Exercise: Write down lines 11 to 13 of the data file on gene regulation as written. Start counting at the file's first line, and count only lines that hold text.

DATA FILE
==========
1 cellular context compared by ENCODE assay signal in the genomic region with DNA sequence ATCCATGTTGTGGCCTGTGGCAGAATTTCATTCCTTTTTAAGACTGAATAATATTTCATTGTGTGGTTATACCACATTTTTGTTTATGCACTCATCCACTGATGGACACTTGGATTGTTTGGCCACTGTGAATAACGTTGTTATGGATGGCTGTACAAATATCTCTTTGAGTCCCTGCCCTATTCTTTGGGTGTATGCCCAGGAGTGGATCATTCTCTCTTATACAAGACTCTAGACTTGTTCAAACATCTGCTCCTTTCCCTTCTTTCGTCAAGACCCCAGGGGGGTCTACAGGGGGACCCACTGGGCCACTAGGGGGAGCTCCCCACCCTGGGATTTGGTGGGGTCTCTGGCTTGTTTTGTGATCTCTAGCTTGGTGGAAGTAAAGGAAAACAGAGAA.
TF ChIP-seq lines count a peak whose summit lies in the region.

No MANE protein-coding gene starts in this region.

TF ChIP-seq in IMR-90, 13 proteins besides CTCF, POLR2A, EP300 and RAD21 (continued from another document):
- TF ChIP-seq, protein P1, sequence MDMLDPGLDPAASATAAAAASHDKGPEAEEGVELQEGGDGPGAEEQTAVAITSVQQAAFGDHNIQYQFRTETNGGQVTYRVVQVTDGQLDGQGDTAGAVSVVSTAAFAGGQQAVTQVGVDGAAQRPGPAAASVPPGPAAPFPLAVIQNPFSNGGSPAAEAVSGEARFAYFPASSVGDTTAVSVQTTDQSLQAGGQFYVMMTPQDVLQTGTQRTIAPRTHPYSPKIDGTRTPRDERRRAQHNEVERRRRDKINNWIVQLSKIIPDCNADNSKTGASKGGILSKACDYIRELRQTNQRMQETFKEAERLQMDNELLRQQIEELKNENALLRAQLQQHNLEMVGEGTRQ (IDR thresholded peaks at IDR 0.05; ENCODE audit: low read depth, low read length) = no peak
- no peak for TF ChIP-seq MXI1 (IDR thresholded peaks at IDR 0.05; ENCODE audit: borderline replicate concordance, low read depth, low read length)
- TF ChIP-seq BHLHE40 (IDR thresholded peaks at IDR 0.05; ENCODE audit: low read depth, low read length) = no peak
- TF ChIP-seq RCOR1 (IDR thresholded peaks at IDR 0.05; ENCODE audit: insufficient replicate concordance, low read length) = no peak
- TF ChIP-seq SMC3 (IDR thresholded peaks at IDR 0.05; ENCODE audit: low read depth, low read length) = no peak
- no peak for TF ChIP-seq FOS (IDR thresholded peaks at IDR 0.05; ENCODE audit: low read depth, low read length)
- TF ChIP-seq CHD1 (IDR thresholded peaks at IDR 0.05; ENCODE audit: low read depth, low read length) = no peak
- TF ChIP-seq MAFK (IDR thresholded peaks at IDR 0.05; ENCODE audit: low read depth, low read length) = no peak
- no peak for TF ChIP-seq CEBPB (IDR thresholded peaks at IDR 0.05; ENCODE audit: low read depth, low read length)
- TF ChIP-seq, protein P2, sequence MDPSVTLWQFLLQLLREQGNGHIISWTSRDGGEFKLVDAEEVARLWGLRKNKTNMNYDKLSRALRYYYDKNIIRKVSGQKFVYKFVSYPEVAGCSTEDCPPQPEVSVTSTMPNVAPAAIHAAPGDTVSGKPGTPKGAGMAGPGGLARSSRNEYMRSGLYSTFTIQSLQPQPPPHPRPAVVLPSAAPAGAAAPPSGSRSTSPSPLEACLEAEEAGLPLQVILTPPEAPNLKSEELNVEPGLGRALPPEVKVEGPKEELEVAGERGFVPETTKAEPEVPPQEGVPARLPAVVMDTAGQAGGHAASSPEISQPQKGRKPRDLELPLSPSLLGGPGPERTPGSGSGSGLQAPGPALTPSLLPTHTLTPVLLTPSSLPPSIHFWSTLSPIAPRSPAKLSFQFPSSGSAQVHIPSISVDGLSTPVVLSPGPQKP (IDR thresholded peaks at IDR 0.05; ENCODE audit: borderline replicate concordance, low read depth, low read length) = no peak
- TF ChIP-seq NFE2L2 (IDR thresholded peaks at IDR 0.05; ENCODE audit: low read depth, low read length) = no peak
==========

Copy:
- TF ChIP-seq CHD1 (IDR thresholded peaks at IDR 0.05; ENCODE audit: low read depth, low read length) = no peak
- TF ChIP-seq MAFK (IDR thresholded peaks at IDR 0.05; ENCODE audit: low read depth, low read length) = no peak
- no peak for TF ChIP-seq CEBPB (IDR thresholded peaks at IDR 0.05; ENCODE audit: low read depth, low read length)